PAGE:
Kolkata: One day in December, taxmen set out from their central Kolkata office in search of people who had converted their cash into gold jewellery after the government’s demonetisation move, partly in an attempt to crack down on black money holders.
Little did they expect their journey to end at a slum in the southern fringe of the city.
But when they stood face-to-face with the likes of Arati Das and Malati Hazra, who work as domestic helps, they soon realized that they were knocking on the wrong doors.
Officers of the income-tax (I-T) department from across the country have exchanged notes on this, and it is clear that almost all jewellers who helped people convert cash into gold have tried to conceal the identity of the real buyers by initially giving falsified lists.
In this case in Kolkata, the list came from Senco Gold Ltd, a leading Kolkata-based jeweller which is audited by a Big Four company, and has attracted investment from a global venture capital firm.
Senco Gold had admitted in the course of an inquiry to some 8,500 cash transactions taking place at its 79 stores across India on 8 November (the day demonetisation was announced) , almost all below the value of Rs2 lakh—the threshold above which buyers have to furnish the permanent account number (PAN) issued by the I-T department.
When the department asked Senco Gold to name the buyers, the jeweller gave it thousands of names—many of them first-time buyers—with mobile phone numbers. And that list led the taxmen to the south Kolkata slum and many other homes where people were struggling for a living.
“The names and numbers matched, but these people certainly didn’t buy gold from Senco Gold on the night of 8 November,” said a top official of the I-T department. Close scrutiny revealed that Senco Gold had given at least 4,000 such names, added this person, asking not to be identified.
Senco Gold did not reply to a questionnaire.
Though these people did not have unreported wealth to hide, they could potentially face criminal proceedings under the Benami Property Act if the department can establish that they lent their names as proxies. If proven guilty, they face up to seven years in jail and a fine of up to 25% of the market value of the property acquired using their names.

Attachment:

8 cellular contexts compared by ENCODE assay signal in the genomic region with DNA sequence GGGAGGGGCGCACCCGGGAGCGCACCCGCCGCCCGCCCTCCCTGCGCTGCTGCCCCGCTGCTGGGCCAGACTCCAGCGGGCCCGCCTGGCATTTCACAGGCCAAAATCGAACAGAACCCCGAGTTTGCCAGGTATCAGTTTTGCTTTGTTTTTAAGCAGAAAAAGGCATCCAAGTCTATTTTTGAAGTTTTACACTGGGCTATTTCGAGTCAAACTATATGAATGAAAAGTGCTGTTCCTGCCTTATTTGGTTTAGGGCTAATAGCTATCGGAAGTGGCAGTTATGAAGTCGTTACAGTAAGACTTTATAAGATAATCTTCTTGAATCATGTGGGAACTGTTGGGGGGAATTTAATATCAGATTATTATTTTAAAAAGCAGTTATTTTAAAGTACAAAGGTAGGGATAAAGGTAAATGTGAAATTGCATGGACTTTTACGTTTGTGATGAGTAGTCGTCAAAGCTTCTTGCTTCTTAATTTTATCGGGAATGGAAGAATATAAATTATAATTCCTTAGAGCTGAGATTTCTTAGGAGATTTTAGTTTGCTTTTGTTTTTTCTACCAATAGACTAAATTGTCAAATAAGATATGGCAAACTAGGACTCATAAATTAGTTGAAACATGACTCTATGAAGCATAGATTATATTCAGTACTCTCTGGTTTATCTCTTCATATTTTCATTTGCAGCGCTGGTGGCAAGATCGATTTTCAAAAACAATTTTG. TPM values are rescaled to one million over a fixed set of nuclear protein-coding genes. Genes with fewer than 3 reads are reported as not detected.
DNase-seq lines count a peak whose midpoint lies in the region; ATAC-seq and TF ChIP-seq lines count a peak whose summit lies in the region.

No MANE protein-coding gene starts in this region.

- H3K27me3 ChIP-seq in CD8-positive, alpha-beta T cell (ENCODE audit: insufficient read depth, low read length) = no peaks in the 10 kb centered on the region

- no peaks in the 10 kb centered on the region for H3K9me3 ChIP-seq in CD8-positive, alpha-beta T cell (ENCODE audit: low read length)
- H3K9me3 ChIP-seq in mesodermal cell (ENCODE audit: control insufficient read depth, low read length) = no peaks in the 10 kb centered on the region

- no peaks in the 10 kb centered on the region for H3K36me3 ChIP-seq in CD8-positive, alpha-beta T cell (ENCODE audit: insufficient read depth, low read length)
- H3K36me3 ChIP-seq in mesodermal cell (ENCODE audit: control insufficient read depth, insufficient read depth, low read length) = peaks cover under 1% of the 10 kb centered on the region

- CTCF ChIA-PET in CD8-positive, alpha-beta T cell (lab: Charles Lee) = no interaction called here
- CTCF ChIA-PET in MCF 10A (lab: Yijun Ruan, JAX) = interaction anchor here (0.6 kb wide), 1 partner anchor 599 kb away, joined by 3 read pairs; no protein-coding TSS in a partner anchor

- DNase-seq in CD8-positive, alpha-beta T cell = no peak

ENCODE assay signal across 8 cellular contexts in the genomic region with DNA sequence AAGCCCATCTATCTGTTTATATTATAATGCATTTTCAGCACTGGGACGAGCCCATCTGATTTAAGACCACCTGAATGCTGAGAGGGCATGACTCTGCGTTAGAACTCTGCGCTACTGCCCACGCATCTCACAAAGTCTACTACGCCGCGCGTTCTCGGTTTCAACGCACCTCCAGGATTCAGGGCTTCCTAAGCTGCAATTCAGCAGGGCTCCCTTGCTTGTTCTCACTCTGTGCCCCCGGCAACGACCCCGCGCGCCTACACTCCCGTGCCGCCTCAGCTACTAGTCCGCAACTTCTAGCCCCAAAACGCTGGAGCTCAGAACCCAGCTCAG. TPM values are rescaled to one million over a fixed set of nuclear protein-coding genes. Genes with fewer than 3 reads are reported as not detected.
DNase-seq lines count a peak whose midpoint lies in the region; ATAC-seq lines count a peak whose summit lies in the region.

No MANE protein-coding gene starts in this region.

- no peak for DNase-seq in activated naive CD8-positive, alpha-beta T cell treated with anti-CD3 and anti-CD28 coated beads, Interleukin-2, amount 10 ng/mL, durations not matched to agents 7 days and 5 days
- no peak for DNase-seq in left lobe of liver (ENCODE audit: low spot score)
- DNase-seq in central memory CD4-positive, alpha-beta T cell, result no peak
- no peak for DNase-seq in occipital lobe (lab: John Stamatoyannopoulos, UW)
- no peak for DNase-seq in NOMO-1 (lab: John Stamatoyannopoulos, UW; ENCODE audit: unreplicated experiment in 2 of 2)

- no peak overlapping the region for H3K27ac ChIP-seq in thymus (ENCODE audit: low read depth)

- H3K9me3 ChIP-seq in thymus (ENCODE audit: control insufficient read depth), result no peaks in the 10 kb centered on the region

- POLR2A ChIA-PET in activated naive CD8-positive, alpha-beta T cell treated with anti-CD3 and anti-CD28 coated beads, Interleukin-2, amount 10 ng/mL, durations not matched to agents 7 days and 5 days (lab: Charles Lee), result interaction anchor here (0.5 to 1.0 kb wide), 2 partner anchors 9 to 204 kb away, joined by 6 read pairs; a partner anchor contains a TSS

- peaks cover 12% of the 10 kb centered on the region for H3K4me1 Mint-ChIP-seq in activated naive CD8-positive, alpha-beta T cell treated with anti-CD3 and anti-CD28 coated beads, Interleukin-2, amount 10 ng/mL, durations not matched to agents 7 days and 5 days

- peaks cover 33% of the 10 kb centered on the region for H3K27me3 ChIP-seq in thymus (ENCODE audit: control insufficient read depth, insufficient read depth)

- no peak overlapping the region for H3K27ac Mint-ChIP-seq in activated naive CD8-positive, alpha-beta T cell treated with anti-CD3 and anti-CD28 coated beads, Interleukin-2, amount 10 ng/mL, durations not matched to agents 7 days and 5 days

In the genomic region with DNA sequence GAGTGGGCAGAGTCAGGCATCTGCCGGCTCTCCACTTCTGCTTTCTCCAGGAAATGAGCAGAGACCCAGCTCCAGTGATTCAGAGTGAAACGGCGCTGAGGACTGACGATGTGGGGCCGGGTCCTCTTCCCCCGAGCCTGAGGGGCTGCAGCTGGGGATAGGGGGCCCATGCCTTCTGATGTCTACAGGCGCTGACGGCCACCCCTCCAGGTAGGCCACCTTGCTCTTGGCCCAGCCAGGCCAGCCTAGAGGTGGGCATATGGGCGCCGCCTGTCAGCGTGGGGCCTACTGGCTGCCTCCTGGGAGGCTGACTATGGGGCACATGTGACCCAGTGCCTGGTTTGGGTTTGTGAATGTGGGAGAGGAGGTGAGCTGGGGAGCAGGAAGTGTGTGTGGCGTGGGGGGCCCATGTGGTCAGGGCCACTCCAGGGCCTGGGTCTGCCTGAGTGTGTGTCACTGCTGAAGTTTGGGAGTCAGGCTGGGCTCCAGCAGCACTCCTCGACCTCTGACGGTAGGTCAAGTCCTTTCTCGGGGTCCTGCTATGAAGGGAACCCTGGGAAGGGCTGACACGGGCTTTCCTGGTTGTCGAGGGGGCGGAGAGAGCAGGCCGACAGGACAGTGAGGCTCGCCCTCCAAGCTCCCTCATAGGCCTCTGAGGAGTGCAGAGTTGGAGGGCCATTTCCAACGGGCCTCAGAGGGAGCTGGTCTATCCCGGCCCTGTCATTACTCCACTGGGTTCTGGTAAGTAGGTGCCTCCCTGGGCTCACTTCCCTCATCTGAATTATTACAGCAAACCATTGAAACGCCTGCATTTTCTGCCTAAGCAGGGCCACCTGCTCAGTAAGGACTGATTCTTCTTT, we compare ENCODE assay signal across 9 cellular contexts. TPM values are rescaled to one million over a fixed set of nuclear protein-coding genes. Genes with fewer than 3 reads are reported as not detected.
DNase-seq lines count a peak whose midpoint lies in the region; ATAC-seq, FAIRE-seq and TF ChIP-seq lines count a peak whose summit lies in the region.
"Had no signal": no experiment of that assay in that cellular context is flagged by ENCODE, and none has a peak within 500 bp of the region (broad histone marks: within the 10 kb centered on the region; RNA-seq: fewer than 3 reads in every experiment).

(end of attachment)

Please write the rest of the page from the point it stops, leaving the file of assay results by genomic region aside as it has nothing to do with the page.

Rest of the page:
But tax officials in Kolkata aren’t immediately going after the domestic helps and street vendors they met at the south Kolkata slum. “These people appear to be victims of data theft, so we aren’t initiating prosecution against them,” said the taxman cited above.
In Senco’s case, when the lie didn’t wash, the company eventually had to disclose real identities. “But getting it out wasn’t easy,” said another officer of the I-T department, who also asked not to be named.
“In most cases, we were given another falsified list,” he added.
In the case of Senco Gold, it took about three weeks to get to the real names.
It appears that Senco Gold was trying to conceal the identity of some 140 people—there could be more—of which many have since come clean and made deposits under the Pradhan Mantri Garib Kalyan Yojana (PMGKY), an amnesty scheme valid until 31 March, said the two officers.
From among these people, a total deposit of Rs5.6 crore has been made under PMGKY, these officers said, adding that the department had started proceedings against Senco Gold for abetting concealment of unreported wealth.
The department’s preliminary investigation shows tens of thousands of unsuspecting people have been named by jewellers across the country and may face criminal proceedings.
Even if they are only victims of data theft, establishing that they hadn’t lent their names isn’t going to be easy, at least for the likes of Das and Hazra from the south Kolkata slum, because they don’t have the money to fight court cases